CHICAGO – In a randomized phase III trial people with surgically removed pancreatic cancer who received mFOLFIRINOX, a chemotherapy regimen containing four different medicines, lived a median of 20 months longer and were cancer-free nine months longer than those who received the current standard of care, gemcitabine (Gemzar®).
CHICAGO – A randomized phase III clinical trial shows that people with advanced colorectal cancer may not need a frequently considered component of treatment – heated chemotherapy delivered to the abdomen during surgery. There was no difference in survival between patients with metastases in the abdomen who received heated chemotherapy during surgery and those who received surgery alone. Long-term side effects were more common with chemotherapy.
CHICAGO – Findings from an updated analysis from a randomized phase III trial show that taking a high dose of the acid-reducing medicine esomeprazole (Nexium®) with low dose aspirin for at least seven years can moderately reduce the risk of developing high grade dysplasia (a pre-cancerous lesion) or esophageal cancer, or delay death from any cause in people with Barrett’s esophagus.
CHICAGO – A federally funded phase III clinical trial shows that most women with hormone receptor-positive, HER2-negative, axillary node-negative early-stage breast cancer and a mid-range score on a 21-tumor gene expression assay (Oncotype DX® Breast Recurrence Score) do not need chemotherapy after surgery. The study found no improvement in disease-free survival when chemotherapy was added to hormone therapy in this group, which accounts for about two-thirds of women who participated in the trial. The findings will have an immediate impact on clinical practice, sparing thousands of women the side effects of chemotherapy.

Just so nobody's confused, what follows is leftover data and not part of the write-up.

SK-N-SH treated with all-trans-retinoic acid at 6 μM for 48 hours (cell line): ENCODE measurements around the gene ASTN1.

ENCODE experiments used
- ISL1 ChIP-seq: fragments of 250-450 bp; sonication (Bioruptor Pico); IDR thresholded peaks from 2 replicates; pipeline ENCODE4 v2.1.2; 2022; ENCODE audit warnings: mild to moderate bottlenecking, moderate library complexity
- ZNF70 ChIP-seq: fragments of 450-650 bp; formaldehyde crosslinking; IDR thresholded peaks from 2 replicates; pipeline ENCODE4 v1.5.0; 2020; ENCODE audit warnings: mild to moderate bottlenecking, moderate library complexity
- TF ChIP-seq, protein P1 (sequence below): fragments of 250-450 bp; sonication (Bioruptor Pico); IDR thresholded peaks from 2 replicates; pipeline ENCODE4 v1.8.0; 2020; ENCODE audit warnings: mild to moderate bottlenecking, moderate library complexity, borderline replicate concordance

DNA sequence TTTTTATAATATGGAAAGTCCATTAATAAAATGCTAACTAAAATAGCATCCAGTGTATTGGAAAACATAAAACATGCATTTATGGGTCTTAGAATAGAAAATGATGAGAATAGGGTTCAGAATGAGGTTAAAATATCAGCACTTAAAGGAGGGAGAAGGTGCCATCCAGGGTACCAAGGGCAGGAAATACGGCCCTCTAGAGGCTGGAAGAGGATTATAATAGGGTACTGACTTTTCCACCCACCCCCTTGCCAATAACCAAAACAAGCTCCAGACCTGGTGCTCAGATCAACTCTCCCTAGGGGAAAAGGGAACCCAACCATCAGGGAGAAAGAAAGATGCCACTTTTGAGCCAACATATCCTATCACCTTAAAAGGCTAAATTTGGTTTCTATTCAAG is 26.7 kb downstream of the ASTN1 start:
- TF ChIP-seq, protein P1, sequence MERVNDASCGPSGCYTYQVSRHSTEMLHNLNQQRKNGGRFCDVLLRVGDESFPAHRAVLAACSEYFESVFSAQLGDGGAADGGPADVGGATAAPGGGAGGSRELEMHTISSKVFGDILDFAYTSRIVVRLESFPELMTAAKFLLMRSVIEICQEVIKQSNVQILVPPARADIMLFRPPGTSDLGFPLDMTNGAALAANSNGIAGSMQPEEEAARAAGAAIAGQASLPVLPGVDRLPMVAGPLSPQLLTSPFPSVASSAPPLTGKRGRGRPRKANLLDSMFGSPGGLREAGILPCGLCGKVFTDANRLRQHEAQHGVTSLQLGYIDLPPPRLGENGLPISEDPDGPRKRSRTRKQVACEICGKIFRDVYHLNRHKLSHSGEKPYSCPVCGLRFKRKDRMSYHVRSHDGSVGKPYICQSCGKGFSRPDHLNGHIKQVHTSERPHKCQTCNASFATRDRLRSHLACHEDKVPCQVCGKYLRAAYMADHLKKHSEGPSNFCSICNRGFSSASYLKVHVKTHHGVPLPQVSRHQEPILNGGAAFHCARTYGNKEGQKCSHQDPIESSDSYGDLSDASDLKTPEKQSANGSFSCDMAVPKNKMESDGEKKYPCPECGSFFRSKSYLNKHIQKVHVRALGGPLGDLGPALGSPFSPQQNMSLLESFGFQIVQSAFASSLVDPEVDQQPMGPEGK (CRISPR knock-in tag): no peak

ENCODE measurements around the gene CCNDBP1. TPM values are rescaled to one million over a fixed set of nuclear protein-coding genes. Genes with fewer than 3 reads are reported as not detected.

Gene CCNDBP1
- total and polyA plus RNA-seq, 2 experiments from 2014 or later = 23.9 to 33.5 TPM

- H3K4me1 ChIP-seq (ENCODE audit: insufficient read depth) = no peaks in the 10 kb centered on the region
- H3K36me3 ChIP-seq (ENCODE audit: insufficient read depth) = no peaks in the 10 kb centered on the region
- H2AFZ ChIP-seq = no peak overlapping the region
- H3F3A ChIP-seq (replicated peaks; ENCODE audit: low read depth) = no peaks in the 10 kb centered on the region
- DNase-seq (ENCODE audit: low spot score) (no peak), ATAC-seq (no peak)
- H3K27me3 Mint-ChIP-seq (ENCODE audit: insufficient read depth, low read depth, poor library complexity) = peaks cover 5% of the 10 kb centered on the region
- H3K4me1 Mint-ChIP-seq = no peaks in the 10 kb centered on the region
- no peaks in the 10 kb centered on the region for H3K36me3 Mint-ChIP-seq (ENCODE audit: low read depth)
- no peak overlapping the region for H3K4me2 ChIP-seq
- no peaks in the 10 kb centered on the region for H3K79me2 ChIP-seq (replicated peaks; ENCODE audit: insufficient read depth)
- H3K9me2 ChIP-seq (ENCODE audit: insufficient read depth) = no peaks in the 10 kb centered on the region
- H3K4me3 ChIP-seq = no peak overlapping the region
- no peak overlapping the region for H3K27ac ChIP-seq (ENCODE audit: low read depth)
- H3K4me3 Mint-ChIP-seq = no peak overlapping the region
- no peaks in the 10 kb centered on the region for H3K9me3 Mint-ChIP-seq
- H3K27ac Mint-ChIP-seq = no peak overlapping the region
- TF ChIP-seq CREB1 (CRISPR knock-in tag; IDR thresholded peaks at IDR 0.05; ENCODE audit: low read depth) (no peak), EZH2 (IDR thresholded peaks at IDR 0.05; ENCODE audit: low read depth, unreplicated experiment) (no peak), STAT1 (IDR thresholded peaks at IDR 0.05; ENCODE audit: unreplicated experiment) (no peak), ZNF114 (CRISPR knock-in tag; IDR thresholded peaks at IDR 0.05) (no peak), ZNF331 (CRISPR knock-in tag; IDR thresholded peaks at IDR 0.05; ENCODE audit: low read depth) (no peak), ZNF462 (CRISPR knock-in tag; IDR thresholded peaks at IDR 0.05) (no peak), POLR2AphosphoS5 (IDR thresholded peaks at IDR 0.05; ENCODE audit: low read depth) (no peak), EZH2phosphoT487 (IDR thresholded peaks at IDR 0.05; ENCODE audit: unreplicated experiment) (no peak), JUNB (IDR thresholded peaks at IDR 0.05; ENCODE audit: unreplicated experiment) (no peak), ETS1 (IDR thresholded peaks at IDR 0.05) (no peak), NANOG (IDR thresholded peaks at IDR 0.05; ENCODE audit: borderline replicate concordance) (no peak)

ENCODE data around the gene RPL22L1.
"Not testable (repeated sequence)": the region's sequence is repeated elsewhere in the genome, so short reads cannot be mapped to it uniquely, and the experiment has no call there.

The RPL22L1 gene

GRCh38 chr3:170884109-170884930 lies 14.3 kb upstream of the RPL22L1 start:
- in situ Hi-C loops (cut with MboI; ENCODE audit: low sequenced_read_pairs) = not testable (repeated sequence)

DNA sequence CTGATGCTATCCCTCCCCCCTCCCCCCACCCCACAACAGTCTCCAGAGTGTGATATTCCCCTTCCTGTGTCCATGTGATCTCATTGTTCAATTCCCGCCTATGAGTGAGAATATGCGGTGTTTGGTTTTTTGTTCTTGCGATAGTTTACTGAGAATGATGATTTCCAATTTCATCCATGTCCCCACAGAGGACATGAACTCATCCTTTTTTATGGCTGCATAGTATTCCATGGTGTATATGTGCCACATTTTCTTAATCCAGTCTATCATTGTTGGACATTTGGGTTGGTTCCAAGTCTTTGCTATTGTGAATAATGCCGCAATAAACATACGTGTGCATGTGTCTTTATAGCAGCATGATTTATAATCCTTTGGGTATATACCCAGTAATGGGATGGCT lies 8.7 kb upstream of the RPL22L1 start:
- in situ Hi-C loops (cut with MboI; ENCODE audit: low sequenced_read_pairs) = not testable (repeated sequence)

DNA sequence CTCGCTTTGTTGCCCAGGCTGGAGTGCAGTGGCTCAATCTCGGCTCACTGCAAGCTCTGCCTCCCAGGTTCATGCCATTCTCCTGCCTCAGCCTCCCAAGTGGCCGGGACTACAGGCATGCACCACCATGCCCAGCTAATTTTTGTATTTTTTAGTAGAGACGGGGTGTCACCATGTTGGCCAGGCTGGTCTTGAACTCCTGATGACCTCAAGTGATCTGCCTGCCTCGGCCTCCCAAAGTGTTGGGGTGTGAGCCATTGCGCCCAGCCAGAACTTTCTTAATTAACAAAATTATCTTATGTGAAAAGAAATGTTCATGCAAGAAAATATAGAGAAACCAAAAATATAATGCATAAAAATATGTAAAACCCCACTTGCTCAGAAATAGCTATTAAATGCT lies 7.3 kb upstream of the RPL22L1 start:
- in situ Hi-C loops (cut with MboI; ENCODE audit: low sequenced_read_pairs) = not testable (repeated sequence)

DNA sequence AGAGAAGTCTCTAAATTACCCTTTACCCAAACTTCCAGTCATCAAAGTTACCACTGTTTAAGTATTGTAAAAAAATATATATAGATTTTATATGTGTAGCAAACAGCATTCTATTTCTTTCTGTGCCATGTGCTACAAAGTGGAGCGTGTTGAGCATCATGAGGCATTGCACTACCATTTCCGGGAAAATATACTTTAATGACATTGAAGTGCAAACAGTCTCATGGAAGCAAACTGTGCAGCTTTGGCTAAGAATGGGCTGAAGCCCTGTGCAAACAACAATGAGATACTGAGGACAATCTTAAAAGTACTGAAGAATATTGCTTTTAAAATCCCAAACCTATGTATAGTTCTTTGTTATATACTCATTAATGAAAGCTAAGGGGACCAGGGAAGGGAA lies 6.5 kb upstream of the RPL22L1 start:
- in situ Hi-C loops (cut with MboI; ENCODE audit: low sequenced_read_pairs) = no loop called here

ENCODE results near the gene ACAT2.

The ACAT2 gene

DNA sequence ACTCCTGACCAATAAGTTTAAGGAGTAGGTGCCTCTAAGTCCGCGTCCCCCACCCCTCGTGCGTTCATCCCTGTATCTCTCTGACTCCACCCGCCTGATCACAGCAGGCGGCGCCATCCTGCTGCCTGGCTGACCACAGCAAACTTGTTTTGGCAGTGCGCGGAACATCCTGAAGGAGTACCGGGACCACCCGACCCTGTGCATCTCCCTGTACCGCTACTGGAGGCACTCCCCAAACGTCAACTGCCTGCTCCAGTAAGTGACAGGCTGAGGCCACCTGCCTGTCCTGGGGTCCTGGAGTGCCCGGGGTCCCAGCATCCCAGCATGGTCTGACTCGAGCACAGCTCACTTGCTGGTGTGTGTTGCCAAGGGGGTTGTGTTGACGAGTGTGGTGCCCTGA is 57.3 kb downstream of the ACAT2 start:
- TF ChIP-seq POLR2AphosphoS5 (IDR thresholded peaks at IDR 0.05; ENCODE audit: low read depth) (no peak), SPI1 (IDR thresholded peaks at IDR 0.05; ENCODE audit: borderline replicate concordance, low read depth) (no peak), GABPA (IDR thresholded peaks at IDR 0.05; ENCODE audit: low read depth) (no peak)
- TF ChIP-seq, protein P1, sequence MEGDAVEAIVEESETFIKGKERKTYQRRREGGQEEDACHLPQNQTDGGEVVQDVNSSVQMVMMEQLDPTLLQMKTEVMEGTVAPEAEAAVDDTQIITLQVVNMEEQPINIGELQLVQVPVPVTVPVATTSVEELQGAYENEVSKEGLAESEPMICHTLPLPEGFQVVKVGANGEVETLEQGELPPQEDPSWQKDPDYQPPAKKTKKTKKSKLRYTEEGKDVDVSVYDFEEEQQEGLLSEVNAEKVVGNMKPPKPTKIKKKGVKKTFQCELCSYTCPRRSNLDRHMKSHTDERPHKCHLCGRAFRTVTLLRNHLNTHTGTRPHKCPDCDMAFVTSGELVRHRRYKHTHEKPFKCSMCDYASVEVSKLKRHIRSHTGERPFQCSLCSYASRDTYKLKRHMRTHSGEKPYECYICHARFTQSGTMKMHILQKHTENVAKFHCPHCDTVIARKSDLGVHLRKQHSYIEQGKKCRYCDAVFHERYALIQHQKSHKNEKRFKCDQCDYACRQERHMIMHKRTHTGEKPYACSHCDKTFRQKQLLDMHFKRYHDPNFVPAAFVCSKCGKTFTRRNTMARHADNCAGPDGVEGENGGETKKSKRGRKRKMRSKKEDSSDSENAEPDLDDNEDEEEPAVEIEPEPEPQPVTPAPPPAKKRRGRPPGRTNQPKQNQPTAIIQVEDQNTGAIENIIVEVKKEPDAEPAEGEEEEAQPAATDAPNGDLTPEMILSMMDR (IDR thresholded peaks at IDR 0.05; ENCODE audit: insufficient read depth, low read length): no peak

CHICAGO – A randomized phase III clinical trial showed that many people with advanced kidney cancer can avoid surgery to remove the kidney (nephrectomy), without compromising survival. The median overall survival for people who received only the targeted therapy sunitinib (Sutent®) was 18.4 months, compared to 13.9 months for those who received surgery followed by sunitinib, the current standard of care.
CHICAGO – A new chemotherapy strategy improves cure rates for children with rhabdomyosarcoma (a rare cancer of the muscle tissue) who are at high risk for cancer recurrence. In a randomized phase III clinical trial, adding six months of low-dose maintenance chemotherapy after initial treatment increased the 5-year overall survival rate from 73.7% to 86.5%. Children with rhabdomyosarcoma who are alive at five years are considered cured, as tumor recurrence is very rare.
CHICAGO – A large, randomized phase III trial shows that the immunotherapy pembrolizumab (Keytruda®) is a more effective initial treatment than chemotherapy (the current standard of care) for the majority of patients with the most common type of lung cancer. People with advanced non-small-cell lung cancer (NSCLC) with a PD-L1 expression of 1% or more who were first treated with immunotherapy pembrolizumab lived a median of 4-8 months longer than those who received chemotherapy. In addition, severe side effects occurred in fewer patients receiving pembrolizumab than chemotherapy (18% vs. 41%).